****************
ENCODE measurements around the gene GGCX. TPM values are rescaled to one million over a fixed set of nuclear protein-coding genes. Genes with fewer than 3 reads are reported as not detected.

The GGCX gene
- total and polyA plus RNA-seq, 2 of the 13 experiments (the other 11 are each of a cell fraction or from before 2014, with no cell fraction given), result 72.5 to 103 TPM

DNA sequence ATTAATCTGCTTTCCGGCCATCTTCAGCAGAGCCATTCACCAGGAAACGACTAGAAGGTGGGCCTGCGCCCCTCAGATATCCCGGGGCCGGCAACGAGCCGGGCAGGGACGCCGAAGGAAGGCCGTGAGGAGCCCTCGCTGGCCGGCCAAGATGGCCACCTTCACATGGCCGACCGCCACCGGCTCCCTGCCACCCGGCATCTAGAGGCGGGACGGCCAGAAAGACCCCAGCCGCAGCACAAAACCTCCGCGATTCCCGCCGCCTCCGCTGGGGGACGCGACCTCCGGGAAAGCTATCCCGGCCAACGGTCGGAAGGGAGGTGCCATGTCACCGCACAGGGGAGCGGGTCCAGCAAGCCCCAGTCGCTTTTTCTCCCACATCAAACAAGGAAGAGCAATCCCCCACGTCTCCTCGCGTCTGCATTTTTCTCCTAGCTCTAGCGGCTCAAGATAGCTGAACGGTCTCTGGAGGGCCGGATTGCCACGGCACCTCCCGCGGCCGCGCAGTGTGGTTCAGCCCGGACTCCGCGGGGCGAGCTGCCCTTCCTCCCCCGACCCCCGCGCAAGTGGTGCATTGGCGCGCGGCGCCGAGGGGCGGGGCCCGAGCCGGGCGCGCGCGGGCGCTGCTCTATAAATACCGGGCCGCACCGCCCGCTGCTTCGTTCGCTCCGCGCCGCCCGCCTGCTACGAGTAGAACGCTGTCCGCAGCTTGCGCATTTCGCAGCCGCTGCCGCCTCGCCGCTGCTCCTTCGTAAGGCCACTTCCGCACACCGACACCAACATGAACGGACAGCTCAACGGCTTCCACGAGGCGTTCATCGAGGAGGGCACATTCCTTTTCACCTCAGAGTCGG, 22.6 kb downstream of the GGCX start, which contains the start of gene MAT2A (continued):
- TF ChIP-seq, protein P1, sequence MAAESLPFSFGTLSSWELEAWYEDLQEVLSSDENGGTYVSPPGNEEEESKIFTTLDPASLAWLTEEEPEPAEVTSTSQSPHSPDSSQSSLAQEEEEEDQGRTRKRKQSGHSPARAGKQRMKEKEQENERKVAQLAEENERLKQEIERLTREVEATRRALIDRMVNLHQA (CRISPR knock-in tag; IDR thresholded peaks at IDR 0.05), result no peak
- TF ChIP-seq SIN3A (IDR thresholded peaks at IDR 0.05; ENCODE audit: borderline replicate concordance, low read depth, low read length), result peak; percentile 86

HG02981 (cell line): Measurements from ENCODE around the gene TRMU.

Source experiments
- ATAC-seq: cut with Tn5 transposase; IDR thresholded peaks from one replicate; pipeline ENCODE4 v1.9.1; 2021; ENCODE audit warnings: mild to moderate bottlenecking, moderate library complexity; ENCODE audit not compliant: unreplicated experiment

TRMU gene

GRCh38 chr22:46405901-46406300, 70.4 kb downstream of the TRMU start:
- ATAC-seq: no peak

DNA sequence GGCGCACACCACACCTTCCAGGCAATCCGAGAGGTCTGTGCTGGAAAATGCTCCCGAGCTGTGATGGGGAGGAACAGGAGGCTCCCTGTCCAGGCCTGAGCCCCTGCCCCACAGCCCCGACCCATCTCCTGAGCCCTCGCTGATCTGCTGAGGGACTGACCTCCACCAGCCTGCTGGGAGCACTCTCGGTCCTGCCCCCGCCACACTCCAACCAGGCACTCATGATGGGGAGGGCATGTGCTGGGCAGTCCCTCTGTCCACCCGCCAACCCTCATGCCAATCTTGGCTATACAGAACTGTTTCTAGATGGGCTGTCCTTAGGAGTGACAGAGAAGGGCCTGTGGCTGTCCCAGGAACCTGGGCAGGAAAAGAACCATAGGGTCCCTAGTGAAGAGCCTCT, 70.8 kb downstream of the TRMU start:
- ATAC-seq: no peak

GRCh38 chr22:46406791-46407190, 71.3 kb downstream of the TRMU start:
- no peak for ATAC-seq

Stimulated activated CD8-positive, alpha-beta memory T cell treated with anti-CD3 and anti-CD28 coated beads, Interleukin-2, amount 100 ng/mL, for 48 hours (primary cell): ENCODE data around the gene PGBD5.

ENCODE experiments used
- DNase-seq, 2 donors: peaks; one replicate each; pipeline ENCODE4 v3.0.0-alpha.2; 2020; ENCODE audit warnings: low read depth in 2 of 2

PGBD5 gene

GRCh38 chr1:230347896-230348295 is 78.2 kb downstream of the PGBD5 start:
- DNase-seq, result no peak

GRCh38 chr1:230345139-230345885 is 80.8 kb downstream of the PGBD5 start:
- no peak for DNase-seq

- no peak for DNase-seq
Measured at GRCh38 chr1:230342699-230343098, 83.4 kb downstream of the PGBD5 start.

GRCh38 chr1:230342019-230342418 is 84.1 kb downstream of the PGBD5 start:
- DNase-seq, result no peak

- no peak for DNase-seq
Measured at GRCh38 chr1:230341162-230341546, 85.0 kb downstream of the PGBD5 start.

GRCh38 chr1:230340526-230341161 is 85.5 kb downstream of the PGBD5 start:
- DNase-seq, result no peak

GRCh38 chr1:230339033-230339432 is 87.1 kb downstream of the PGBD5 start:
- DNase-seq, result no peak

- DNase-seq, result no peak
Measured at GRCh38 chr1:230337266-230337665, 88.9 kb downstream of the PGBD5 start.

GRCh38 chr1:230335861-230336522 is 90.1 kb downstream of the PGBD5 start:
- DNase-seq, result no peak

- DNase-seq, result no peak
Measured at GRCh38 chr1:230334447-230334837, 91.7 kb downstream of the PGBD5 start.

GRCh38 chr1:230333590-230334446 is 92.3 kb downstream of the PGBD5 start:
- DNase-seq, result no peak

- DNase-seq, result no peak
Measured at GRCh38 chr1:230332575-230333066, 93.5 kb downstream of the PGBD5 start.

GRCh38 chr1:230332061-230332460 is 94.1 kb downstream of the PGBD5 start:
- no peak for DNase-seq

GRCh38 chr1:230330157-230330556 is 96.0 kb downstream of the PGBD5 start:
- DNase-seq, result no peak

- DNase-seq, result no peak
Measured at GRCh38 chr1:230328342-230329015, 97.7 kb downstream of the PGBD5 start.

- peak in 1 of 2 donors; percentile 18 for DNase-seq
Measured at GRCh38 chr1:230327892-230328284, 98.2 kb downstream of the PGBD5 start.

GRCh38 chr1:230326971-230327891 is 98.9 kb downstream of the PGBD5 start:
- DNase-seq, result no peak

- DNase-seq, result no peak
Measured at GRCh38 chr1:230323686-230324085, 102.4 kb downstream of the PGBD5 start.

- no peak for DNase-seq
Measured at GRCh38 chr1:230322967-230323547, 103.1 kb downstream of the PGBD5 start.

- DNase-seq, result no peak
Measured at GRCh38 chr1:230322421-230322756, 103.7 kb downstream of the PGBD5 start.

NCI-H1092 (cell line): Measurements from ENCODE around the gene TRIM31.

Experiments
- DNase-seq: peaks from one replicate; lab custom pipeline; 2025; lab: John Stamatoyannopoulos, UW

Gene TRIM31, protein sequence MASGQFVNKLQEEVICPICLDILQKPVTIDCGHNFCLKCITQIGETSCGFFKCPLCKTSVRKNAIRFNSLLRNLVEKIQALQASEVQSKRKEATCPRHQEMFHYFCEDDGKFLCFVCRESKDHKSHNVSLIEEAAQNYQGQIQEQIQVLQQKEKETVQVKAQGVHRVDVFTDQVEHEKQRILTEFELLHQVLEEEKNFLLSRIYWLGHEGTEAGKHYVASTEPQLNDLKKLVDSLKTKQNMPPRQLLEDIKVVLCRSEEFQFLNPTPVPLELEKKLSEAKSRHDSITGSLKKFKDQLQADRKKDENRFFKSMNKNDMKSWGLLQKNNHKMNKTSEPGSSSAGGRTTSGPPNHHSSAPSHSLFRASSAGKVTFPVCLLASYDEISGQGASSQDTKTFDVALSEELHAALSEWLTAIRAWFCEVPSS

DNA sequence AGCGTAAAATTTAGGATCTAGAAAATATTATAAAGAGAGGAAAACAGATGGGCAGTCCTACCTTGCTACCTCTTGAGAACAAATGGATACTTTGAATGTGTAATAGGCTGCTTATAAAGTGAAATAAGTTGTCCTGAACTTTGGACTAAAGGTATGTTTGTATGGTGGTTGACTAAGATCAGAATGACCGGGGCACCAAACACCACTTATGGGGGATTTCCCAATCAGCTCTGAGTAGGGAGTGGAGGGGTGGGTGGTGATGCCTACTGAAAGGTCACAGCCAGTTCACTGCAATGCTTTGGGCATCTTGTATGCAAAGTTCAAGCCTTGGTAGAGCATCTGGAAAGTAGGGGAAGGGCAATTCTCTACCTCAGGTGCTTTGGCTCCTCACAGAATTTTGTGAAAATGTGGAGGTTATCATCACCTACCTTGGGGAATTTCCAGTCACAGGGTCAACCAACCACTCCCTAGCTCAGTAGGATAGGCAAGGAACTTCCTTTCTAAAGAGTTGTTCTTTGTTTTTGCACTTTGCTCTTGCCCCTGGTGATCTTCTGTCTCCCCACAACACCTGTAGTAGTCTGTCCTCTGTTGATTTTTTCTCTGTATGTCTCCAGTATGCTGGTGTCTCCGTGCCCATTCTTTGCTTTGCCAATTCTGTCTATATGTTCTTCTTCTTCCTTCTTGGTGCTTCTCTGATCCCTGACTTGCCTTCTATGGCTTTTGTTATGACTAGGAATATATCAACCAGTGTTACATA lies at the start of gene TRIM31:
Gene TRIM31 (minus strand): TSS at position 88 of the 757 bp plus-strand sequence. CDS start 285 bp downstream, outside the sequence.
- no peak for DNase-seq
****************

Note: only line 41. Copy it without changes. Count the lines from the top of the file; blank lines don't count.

GRCh38 chr1:230333590-230334446 is 92.3 kb downstream of the PGBD5 start: